Ethan Ryan, Div. 980, and students in Ms. Diamond’s Digital Imaging I class working on Macs to complete a low-poly project. (Emma Gallian)
Ethan Ryan, Div. 980, and students in Ms. Diamond’s Digital Imaging I class working on Macs to complete a low-poly project.

Emma Gallian

The evolution from teenager to ‘screenager’

April 1, 2019

Walking down the hallway, it is no surprise to see many students navigating to their next class while scrolling on their Instagram feed, responding to messages or checking the General Student News email. Those five minute passing periods add up and can contribute to a greater issue — excessive screen time.

According to the American Academy of Pediatrics (AAP), children under 17 should not be spending more than two hours on a screen per day, including time spent on school work. Despite this recommendation, the average teen exceeds 11 hours of screen time, according to an article published by the AAP.

In a survey conducted by The Warrior, of the 90 responses, the average student spends roughly four hours of their day solely on their phones, which is two hours over the suggested total amount. This time does not account for the time students spend behind other screens, such as scrolling on a laptop or watching television.

Apple recently released a feature with its iOS 12 update called Screen Time, which allows iPhone users to see how long they have spent on their phone, what apps they use most, as well as an option to set time limits for certain features.

Screen Time is intended to help users better manage and understand their time spent behind the screen, according to Apple.

Screen Time — a new feature of iOS 12 — lets you know how much time you and your kids spend on apps, websites, and more,” according to an article released by Apple. “This way, you can make more informed decisions about how you use your devices, and set limits if you’d like to.”

According to Dr. Gilson, Lane’s school psychologist, screen time in schools does have its pros, such as supplementing a certain lesson in class and increasing functionality in the classroom. The results of The Warrior survey indicate that 64 percent of students use technology as a part of the curriculum in three or four of their classes.

“We have students who are nonverbal and need to use it to communicate,” Gilson said. “In our Cluster program, you don’t have to go far to find a student who uses [technology] as their communication device.”

Despite its benefits, children and students who exceed the recommended amount of screen time are at a higher risk to develop psychological conditions, such as anxiety and depression, and physical conditions, such as obesity and heart disease, than their peers who stay under the recommended screen time, according to the American Heart Association.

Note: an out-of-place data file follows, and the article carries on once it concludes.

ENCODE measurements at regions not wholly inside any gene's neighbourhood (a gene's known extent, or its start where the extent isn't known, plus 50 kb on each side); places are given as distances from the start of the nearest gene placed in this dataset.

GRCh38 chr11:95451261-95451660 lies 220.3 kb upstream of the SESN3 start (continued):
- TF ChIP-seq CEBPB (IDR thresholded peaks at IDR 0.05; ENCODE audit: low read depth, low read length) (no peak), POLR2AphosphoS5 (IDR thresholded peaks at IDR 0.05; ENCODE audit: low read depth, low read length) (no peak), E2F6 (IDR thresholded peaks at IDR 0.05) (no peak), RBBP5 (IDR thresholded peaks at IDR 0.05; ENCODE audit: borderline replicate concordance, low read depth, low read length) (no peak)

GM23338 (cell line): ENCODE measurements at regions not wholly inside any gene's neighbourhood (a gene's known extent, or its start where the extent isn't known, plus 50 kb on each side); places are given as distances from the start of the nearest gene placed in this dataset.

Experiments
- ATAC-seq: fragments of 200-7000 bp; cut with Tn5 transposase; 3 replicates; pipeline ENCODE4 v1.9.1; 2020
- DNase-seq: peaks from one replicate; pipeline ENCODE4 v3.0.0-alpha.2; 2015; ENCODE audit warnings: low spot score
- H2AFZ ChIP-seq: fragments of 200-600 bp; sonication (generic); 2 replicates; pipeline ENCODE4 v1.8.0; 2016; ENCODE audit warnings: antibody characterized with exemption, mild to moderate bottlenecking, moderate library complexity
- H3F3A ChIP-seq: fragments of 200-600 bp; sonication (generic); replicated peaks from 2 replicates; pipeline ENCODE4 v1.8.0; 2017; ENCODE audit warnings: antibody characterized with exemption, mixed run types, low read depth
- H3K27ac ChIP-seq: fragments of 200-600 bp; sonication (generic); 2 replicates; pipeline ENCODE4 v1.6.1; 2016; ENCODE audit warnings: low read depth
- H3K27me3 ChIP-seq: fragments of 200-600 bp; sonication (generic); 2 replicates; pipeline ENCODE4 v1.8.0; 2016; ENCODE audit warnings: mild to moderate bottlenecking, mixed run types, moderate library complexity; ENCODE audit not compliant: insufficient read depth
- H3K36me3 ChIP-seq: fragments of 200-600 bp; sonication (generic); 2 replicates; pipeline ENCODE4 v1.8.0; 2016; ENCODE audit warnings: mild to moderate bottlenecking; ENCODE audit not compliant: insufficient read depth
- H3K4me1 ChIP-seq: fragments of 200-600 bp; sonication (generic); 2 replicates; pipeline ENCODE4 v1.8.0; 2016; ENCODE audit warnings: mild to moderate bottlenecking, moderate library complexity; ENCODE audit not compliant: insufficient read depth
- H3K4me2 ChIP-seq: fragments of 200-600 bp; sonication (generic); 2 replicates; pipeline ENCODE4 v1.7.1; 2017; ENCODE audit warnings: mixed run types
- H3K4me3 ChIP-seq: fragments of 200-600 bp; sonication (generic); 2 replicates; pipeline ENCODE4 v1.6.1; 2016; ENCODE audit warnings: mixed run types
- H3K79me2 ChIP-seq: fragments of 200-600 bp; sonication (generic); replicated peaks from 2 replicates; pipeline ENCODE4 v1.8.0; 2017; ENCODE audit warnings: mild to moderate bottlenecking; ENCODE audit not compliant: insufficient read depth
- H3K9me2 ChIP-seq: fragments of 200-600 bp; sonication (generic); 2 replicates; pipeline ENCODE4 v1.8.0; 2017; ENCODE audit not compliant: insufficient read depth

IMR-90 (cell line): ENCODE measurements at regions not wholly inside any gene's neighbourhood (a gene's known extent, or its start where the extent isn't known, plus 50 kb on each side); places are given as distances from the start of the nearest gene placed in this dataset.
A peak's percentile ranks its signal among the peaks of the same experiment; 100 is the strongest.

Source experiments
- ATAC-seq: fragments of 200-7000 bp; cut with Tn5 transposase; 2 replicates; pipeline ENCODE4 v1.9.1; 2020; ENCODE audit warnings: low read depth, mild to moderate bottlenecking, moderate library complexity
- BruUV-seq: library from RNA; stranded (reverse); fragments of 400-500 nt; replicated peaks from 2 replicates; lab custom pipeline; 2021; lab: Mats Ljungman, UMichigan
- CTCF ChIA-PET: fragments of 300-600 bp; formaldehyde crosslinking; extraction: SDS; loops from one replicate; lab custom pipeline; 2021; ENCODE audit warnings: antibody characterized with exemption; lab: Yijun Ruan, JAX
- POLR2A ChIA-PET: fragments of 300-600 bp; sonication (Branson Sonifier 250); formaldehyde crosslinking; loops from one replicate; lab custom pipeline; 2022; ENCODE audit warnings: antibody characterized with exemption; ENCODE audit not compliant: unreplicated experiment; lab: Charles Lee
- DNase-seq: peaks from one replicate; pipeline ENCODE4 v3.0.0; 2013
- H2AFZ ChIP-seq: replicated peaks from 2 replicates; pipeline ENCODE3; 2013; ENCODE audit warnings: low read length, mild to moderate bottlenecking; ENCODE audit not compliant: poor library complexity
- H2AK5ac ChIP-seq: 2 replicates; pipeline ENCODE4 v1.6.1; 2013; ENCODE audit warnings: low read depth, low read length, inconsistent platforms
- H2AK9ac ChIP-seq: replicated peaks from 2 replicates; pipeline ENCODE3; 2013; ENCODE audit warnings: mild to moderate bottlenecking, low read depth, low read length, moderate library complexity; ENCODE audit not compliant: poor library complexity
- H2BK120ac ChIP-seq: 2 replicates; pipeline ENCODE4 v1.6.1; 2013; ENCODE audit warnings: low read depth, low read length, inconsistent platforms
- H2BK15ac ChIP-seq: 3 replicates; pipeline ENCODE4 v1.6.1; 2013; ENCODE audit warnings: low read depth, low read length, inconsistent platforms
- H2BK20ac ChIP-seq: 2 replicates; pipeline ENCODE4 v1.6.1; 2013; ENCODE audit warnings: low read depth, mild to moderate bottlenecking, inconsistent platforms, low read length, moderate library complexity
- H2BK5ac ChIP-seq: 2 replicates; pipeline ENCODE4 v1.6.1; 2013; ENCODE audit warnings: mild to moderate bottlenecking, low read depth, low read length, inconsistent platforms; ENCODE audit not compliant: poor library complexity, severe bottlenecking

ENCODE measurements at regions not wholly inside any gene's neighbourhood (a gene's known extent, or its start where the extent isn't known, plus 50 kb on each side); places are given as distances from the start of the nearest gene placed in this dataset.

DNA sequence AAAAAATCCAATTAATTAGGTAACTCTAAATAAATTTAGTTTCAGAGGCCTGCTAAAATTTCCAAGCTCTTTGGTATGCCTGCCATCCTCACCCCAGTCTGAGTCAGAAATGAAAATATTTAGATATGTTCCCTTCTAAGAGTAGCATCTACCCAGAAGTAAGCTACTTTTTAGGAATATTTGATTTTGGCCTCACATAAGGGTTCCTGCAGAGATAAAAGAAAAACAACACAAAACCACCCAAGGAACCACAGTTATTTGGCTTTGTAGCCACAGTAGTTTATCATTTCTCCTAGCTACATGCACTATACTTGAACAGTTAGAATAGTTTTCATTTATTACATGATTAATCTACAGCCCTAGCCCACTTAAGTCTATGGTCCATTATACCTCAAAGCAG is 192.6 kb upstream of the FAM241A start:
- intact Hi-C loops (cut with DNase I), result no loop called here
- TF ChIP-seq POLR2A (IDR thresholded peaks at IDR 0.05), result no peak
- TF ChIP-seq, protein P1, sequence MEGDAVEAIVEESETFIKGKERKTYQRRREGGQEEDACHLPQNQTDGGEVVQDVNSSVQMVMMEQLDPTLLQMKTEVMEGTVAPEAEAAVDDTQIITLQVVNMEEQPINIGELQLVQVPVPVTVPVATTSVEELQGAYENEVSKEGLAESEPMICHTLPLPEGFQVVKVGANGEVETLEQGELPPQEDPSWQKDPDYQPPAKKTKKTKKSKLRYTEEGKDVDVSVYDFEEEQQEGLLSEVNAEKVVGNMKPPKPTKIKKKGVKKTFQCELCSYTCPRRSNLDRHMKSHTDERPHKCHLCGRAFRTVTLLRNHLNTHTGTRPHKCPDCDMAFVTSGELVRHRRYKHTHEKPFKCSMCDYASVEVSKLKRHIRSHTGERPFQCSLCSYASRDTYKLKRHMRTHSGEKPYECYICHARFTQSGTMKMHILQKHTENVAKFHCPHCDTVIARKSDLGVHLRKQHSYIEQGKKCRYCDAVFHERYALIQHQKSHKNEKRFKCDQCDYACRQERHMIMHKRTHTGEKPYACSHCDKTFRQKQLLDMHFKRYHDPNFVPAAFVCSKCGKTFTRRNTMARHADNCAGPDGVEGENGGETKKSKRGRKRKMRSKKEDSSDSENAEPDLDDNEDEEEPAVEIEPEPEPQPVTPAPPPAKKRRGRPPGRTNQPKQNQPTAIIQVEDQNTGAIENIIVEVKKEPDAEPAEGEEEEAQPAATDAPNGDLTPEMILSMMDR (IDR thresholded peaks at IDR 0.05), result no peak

High screen time has also been linked to varying hand, wrist and elbow conditions.

According to Rush Hospital, extended phone and computer usage have been linked to conditions like cubital tunnel (increased tension in the elbow where the ulnar nerve passes through the elbow) and trigger thumb (constriction of the flexor tendon in the thumb).

Two-thirds of teens believe that they are able to multitask, according to a survey conducted by the Common Sense Media Group. This belief causes schoolwork to not be done effectively as students are not able to equally focus on the tasks they are completing, the WVEA article reported.

James Steyer, CEO of the Common Sense Media Group said in an interview with NBC News that multitasking is impossible and that teens should be taught not to switch back and forth between tasks as it breaks up a fluent thought process.

I think that’s really the bottom line message is that while technology used wisely, can be an extraordinary learning tool and basic part of our kids’ education, we have to teach kids that they should focus on the learning process and not constantly switch back and forth between Facebook and Instagram and texting and whatever,” Steyer told NBC News.

In the survey conducted by The Warrior, 64 percent of respondents said that they were unhappy with the amount of time they spend on their device and nearly 50 percent said that they were actively trying to reduce their screen time.

Gilson recommends a “screen diet” for students looking to reduce their screen time. The “diet” is personal to all students and aligns to the student’s specific needs, as two hours is not a realistic amount of screen time for the average student, according to Gilson.

“Of course, everything in moderation,” Gilson said. “Everyone has to come up with their own screen time diet that works for them.”

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